And then I get to dress like a spy.
I have kind of been ignoring the long war recently; amid the terrorist plots foiled and potential bombers arrested in the US, I’ve just been idly keeping tabs rather than get embroiled in the drama of it all. But the NYT has an article on Rethinking Our Terrorist Fears that caught my attention.
But important as they were, those news reports masked a surprising and perhaps heartening long-term trend: Many students of terrorism believe that in important ways, Al Qaeda and its ideology of global jihad are in a pronounced decline — with its central leadership thrown off balance as operatives are increasingly picked off by missiles and manhunts and, more important, with its tactics discredited in public opinion across the Muslim world.
“Al Qaeda is losing its moral argument about the killing of innocent civilians,” said Emile A. Nakhleh, who headed the Central Intelligence Agency’s strategic analysis program on political Islam until 2006. “They’re finding it harder to recruit. They’re finding it harder to raise money.”
It’s heartening to hear that there is some effectiveness in the strategies that existed…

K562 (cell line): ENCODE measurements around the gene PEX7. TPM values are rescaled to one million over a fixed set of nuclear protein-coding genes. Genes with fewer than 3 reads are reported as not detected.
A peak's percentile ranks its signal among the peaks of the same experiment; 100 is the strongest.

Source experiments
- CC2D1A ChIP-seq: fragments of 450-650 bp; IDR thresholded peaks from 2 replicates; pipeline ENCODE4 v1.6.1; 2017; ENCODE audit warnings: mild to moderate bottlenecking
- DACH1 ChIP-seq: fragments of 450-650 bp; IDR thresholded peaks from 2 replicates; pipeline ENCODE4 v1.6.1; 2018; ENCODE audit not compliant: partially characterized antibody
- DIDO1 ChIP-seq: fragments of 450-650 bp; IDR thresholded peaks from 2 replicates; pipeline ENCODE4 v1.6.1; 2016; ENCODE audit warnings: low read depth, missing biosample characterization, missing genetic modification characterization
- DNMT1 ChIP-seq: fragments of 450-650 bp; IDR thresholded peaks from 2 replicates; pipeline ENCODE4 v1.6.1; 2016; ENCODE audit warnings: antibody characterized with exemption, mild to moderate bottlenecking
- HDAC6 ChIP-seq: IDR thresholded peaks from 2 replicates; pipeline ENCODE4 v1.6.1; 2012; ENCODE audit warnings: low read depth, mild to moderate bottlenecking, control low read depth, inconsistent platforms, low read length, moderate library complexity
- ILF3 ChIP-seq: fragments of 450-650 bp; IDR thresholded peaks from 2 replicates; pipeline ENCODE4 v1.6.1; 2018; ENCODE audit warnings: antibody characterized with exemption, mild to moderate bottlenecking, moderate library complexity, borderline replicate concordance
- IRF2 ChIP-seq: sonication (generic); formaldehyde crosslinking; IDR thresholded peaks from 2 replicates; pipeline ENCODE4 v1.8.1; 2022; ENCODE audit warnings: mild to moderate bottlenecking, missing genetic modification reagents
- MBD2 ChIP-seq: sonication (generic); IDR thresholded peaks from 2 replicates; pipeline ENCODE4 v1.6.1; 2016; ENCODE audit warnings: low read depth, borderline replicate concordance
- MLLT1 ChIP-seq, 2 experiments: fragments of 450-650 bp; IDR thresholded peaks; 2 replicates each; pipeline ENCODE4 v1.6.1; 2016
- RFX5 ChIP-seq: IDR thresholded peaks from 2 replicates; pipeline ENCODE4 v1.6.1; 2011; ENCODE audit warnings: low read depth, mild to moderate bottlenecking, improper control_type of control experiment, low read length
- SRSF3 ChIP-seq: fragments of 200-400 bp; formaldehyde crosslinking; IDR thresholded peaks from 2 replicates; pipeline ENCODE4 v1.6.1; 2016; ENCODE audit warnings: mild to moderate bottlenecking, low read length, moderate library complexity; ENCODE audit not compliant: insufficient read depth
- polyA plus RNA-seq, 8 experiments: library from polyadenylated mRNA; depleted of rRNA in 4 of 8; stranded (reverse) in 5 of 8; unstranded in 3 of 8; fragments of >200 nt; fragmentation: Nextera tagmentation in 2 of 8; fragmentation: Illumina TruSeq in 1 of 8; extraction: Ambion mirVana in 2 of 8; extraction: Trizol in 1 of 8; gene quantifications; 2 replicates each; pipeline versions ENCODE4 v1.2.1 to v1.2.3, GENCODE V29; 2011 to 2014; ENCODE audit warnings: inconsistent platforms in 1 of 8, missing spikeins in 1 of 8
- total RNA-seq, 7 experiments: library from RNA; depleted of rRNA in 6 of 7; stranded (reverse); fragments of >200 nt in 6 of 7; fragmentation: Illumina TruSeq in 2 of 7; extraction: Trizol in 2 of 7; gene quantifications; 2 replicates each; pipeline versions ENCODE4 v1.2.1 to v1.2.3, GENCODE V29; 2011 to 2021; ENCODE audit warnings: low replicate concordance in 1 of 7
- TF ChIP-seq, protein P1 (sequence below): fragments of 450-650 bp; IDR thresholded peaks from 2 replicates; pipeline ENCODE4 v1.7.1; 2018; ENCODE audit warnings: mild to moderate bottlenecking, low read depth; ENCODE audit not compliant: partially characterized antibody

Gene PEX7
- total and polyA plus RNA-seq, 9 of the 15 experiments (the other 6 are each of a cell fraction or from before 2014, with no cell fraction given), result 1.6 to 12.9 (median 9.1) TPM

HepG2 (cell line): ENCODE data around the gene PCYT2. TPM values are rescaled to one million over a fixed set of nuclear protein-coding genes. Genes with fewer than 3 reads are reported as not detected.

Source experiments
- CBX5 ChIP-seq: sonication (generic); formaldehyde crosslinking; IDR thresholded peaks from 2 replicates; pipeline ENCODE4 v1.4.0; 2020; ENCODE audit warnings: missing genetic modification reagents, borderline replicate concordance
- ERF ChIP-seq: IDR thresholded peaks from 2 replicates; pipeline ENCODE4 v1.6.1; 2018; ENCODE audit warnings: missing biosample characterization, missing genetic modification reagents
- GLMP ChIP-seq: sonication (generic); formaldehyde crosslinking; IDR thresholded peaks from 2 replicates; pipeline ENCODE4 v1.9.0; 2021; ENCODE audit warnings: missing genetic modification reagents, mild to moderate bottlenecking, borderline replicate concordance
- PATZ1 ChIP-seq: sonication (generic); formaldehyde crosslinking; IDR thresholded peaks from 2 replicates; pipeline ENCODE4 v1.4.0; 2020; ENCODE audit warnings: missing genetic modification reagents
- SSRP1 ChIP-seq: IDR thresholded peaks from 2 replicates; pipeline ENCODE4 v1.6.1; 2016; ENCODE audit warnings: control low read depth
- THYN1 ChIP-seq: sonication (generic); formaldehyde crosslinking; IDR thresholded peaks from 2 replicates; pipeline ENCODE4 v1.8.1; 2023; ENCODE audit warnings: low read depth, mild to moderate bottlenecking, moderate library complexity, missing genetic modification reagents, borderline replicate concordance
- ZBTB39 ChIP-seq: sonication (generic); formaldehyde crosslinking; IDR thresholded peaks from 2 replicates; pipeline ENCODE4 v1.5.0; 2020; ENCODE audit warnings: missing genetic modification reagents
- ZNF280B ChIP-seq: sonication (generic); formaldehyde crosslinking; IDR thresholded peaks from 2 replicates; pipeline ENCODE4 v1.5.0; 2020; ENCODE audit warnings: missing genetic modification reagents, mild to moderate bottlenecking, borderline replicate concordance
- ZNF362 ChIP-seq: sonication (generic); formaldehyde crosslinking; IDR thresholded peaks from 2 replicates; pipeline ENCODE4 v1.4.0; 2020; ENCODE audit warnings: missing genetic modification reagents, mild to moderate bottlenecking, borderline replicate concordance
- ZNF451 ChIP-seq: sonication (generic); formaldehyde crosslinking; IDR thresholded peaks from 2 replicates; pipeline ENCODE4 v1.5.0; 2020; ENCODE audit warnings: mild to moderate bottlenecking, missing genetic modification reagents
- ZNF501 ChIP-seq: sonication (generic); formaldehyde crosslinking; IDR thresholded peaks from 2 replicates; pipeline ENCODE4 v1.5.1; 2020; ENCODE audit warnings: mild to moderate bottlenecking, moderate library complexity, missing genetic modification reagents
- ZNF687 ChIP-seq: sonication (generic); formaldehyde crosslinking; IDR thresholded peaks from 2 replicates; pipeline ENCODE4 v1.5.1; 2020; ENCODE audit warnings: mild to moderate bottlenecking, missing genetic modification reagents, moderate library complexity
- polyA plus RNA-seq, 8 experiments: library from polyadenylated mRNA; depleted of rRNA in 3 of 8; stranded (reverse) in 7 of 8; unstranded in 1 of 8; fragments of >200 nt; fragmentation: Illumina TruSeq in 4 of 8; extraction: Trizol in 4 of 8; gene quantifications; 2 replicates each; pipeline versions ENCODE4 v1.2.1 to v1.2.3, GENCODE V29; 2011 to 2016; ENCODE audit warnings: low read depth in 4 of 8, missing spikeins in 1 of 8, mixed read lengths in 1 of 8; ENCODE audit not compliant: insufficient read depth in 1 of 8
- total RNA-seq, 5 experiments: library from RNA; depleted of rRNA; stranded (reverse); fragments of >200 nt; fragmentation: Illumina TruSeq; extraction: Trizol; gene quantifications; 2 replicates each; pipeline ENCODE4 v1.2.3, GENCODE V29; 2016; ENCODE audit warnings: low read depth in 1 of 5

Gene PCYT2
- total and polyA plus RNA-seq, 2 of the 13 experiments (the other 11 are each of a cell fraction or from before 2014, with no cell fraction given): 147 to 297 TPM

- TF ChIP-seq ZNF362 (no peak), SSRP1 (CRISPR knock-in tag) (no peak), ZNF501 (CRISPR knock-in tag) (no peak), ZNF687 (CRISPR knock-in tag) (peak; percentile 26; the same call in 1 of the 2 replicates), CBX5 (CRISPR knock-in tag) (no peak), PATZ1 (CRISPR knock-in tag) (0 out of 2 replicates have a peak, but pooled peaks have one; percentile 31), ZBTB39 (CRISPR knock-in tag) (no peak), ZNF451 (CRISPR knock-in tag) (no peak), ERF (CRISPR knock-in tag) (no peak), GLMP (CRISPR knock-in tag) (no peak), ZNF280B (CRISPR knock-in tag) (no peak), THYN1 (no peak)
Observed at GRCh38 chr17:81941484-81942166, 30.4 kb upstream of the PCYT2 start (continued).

Even counterterrorism officials who agree that Al Qaeda is on the wane, for example, say the organization might well regroup if left unmolested in a lawless region in Pakistan, Afghanistan or Somalia. Moreover, they point out that even a lone terrorist with modest skills can produce mass carnage. Six years before 9/11, with no aid from a sophisticated network, Timothy McVeigh used a simple fertilizer bomb in Oklahoma City to kill 168 people. And the 2001 calamity was the work of, at most, a few dozen plotters.
…but that doesn’t mean it’s over. I believe the words are, “it ain’t over until it’s over.” Or so I’ve heard.
Peter Mandaville, a professor of government and Islamic studies at George Mason University, says a series of public recantations” by prominent Islamist scholars and militants in recent years have had an effect. But the biggest catalyst has been bombings close to home. “Right after 9/11, people thought, wow, America is not invincible,” Mr. Mandaville said. “It was a strike against the U.S., and they were for it.” But when large numbers of innocent Muslims fell victim to attacks, “it became more and more difficult to romanticize Al Qaeda as fighting the global hegemons — basically, ‘sticking it to the man.’ ”
Rebels aren’t that awesome if they’re killing their own people, too. Then we just call it civil war.
Even those who are convinced Al Qaeda is growing weaker offer a cautious prognosis about what that might mean. They say that what is growing less likely is an attack on American soil with a toll equal to or greater than that of 9/11. But they concede that the example of Al Qaeda will continue to produce copycats: “Bin Laden has given others a narrative, a grand story of struggle, and he’s given them tactics as well,” Dr. Mandaville said … “Terrorism,” he added, “is here to stay.”
This long war ain’t over yet, that should be clear. And the US will be doing itself a disservice if we use this small progress as a benchmark for withdrawal.